Houses of Worship

Bahá’u’lláh designated Bahá’í Houses of Worship as spiritual gathering places for prayer and meditation around which will cluster social, humanitarian, educational, and scientific institutions. Eight continental and two local Bahá’í Houses of Worship have been built.

The physical structure of a House of Worship comprises a central building—a House of Worship—along with several dependencies. While the House of Worship forms the focal point of worship in a geographical area, its purpose is not solely to provide a place for prayer. ‘Abdu’l-Bahá explained that, through the provision of education, healthcare and other services it is also to support the social and economic progress of the community and afford shelter, relief and assistance to those in need. In this connection, ‘Abdu’l-Bahá anticipated that subsidiary branches—such as a hospital, school, university, dispensary, and hospice—would gradually be added to a House of Worship. Bahá’u’lláh refers to the House of Worship as a Mashriqu’l-Adhkár, Arabic for “dawning place of the mention of God.”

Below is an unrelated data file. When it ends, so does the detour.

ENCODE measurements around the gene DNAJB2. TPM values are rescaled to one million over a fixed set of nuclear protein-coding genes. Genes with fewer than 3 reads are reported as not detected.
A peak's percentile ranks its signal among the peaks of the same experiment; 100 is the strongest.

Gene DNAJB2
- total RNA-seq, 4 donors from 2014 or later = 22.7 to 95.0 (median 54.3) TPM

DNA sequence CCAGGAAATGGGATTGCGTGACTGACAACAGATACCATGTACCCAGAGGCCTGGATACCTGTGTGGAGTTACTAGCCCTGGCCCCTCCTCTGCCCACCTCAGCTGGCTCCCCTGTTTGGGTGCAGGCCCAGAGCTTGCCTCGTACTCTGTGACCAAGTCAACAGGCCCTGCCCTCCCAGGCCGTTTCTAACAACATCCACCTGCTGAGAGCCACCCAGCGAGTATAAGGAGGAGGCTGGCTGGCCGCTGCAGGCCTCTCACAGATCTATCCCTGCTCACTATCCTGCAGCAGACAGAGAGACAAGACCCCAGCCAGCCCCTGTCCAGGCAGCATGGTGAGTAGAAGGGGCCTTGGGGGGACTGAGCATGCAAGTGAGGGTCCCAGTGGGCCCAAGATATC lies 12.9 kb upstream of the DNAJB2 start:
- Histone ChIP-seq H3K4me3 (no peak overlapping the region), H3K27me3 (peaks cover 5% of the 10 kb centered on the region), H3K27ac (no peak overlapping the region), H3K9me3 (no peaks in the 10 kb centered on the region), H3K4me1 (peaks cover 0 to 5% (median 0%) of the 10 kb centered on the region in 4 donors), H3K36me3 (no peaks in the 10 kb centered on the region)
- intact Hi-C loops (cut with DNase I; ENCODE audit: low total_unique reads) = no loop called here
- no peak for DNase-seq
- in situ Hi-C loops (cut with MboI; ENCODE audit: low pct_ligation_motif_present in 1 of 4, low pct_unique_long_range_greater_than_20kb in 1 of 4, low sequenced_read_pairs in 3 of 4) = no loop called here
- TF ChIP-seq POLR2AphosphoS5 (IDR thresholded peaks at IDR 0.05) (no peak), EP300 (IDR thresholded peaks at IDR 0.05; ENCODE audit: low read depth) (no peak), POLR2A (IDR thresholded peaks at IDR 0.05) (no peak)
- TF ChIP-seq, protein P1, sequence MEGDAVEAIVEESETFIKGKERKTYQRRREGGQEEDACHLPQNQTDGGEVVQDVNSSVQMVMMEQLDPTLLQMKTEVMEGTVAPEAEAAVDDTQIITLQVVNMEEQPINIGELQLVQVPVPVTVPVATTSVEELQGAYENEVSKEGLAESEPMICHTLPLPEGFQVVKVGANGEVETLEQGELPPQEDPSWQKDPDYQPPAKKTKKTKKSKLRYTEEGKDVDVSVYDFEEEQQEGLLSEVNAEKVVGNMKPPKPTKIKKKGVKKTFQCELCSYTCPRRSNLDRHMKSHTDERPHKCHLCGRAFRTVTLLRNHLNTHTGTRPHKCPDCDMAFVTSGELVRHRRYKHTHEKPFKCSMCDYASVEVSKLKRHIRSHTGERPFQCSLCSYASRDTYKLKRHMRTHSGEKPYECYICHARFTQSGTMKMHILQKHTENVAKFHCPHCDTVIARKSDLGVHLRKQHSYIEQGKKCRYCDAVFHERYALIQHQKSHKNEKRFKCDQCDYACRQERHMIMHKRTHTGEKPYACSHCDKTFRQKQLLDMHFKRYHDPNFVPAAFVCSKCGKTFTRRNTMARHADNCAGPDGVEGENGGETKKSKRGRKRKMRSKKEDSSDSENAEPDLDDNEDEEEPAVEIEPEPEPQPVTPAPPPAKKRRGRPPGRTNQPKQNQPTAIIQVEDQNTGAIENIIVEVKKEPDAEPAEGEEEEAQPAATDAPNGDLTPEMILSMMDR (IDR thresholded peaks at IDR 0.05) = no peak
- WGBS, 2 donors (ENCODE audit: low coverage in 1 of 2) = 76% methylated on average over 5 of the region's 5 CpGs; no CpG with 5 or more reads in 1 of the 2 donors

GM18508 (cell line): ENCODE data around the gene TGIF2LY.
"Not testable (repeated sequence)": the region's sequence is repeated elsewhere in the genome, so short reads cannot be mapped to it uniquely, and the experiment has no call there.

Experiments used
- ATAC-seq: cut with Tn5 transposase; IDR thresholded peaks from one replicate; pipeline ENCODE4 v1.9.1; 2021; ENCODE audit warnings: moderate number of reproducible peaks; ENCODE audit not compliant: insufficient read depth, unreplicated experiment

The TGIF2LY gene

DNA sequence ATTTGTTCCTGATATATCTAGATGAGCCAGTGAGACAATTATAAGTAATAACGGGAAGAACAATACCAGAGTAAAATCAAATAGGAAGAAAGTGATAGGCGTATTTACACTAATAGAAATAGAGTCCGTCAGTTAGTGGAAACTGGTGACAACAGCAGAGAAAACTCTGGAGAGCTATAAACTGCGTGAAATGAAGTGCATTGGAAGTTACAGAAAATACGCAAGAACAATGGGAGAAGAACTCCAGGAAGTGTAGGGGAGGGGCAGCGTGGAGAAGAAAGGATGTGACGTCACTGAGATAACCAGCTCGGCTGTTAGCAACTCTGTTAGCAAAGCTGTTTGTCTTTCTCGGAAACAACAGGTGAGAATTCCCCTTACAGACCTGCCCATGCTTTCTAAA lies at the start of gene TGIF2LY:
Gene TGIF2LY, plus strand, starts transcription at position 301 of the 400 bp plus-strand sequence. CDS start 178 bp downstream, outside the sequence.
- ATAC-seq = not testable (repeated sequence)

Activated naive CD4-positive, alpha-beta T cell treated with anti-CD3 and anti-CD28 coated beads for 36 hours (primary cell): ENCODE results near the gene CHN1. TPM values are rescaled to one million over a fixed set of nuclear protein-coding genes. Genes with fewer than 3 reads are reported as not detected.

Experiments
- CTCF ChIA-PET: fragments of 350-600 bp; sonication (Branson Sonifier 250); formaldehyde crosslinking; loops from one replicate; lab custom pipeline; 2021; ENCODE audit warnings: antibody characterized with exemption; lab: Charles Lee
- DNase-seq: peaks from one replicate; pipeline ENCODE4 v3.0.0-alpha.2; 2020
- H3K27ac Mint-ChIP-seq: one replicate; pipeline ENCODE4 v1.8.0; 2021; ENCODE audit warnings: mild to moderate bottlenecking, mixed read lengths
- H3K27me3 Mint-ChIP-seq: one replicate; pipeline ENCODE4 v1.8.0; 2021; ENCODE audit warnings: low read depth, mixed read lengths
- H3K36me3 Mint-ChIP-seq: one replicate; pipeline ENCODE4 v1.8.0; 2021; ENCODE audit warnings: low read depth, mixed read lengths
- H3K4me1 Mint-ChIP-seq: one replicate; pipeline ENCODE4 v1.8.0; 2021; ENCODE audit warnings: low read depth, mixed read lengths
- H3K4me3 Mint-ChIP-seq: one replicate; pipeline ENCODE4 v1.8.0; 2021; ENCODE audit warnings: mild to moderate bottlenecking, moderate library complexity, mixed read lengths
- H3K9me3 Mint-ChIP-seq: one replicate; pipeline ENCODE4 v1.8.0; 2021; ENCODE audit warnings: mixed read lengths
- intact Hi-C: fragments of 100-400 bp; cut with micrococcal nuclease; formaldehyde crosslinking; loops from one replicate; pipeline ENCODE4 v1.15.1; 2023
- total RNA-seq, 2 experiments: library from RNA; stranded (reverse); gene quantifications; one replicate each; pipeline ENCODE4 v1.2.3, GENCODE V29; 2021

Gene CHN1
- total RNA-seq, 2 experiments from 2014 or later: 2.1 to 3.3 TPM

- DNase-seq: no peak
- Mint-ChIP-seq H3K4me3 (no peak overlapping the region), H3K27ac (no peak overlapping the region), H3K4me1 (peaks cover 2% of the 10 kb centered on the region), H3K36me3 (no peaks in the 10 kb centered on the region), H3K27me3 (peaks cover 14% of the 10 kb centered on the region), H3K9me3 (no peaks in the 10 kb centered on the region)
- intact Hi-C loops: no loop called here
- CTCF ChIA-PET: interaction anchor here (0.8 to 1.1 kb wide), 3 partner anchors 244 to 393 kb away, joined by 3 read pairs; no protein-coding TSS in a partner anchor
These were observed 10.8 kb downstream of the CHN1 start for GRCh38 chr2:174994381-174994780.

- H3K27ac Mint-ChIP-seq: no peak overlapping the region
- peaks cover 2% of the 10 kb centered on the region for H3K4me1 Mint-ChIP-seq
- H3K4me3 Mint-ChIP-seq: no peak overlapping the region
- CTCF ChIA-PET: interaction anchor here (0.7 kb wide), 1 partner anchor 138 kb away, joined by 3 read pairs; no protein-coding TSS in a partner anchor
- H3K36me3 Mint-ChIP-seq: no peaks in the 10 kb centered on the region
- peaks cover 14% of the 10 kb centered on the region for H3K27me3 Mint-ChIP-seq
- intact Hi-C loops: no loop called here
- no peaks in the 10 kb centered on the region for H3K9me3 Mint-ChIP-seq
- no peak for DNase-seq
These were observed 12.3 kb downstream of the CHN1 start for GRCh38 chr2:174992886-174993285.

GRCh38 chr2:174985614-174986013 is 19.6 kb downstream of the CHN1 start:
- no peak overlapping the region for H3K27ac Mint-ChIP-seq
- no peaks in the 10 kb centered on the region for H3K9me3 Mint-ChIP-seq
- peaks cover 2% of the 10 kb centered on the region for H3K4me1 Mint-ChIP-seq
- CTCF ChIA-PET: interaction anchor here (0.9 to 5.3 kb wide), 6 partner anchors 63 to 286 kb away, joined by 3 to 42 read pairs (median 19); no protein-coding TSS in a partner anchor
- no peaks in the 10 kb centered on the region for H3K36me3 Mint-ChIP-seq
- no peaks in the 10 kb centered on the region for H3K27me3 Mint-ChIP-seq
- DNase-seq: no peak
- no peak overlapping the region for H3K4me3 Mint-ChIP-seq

Bahá’í Houses of Worship are located in:

  • Wilmette, Illinois, United States. Opened in 1953.
  • Kampala, Uganda. Opened in 1961.
  • Sydney, Australia. Opened in 1961.
  • Frankfurt, Germany. Opened in 1964.
  • Panama City, Panama. Opened in 1972.
  • Apia, Samoa. Opened in 1984.
  • New Delhi, India. Opened in 1986.
  • Santiago, Chile. Opened in 2016.
  • Battambang, Cambodia. Opened in 2017.
  • Norte del Cauca, Colombia. Opened in 2018.

Plans are underway to build national Houses of Worship in the Democratic Republic of Congo (DRC) and Papua New Guinea. Local Houses of Worship are also being constructed in Bihar Sharif, India; Matunda Soy, Kenya; and Tanna, Vanuatu. At the local level, meetings for worship are held regularly in Bahá’í centers and in the homes of believers all over the world.